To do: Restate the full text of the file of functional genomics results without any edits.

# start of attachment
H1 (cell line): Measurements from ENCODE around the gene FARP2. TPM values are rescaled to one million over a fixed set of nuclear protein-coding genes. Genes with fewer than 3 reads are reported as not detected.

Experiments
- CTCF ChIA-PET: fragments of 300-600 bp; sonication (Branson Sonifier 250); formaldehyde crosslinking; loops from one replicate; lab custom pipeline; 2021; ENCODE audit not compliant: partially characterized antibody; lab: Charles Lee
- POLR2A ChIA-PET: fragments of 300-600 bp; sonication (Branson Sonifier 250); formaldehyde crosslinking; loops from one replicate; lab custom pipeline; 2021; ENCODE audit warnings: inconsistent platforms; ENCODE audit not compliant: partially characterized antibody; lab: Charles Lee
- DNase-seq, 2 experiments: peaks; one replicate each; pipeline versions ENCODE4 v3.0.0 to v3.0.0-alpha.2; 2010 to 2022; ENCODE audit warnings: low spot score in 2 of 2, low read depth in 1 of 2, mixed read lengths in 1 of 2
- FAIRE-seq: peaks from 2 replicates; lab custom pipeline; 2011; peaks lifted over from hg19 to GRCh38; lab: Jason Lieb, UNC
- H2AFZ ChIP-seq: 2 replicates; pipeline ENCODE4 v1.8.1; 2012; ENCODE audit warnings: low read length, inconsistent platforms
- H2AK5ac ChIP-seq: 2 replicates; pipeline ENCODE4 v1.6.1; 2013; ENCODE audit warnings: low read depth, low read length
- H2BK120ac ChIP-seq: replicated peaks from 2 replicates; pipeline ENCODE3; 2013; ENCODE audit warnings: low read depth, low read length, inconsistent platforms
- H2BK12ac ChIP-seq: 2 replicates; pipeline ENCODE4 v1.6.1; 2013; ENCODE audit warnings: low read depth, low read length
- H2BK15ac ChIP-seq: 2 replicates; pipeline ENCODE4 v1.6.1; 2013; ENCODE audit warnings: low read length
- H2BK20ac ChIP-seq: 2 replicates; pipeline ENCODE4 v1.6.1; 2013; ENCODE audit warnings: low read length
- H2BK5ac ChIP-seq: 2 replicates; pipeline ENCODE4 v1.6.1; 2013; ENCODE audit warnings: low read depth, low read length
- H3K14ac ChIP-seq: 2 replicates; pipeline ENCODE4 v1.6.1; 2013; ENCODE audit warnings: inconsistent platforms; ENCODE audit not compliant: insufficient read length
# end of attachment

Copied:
H1 (cell line): Measurements from ENCODE around the gene FARP2. TPM values are rescaled to one million over a fixed set of nuclear protein-coding genes. Genes with fewer than 3 reads are reported as not detected.

Experiments
- CTCF ChIA-PET: fragments of 300-600 bp; sonication (Branson Sonifier 250); formaldehyde crosslinking; loops from one replicate; lab custom pipeline; 2021; ENCODE audit not compliant: partially characterized antibody; lab: Charles Lee
- POLR2A ChIA-PET: fragments of 300-600 bp; sonication (Branson Sonifier 250); formaldehyde crosslinking; loops from one replicate; lab custom pipeline; 2021; ENCODE audit warnings: inconsistent platforms; ENCODE audit not compliant: partially characterized antibody; lab: Charles Lee
- DNase-seq, 2 experiments: peaks; one replicate each; pipeline versions ENCODE4 v3.0.0 to v3.0.0-alpha.2; 2010 to 2022; ENCODE audit warnings: low spot score in 2 of 2, low read depth in 1 of 2, mixed read lengths in 1 of 2
- FAIRE-seq: peaks from 2 replicates; lab custom pipeline; 2011; peaks lifted over from hg19 to GRCh38; lab: Jason Lieb, UNC
- H2AFZ ChIP-seq: 2 replicates; pipeline ENCODE4 v1.8.1; 2012; ENCODE audit warnings: low read length, inconsistent platforms
- H2AK5ac ChIP-seq: 2 replicates; pipeline ENCODE4 v1.6.1; 2013; ENCODE audit warnings: low read depth, low read length
- H2BK120ac ChIP-seq: replicated peaks from 2 replicates; pipeline ENCODE3; 2013; ENCODE audit warnings: low read depth, low read length, inconsistent platforms
- H2BK12ac ChIP-seq: 2 replicates; pipeline ENCODE4 v1.6.1; 2013; ENCODE audit warnings: low read depth, low read length
- H2BK15ac ChIP-seq: 2 replicates; pipeline ENCODE4 v1.6.1; 2013; ENCODE audit warnings: low read length
- H2BK20ac ChIP-seq: 2 replicates; pipeline ENCODE4 v1.6.1; 2013; ENCODE audit warnings: low read length
- H2BK5ac ChIP-seq: 2 replicates; pipeline ENCODE4 v1.6.1; 2013; ENCODE audit warnings: low read depth, low read length
- H3K14ac ChIP-seq: 2 replicates; pipeline ENCODE4 v1.6.1; 2013; ENCODE audit warnings: inconsistent platforms; ENCODE audit not compliant: insufficient read length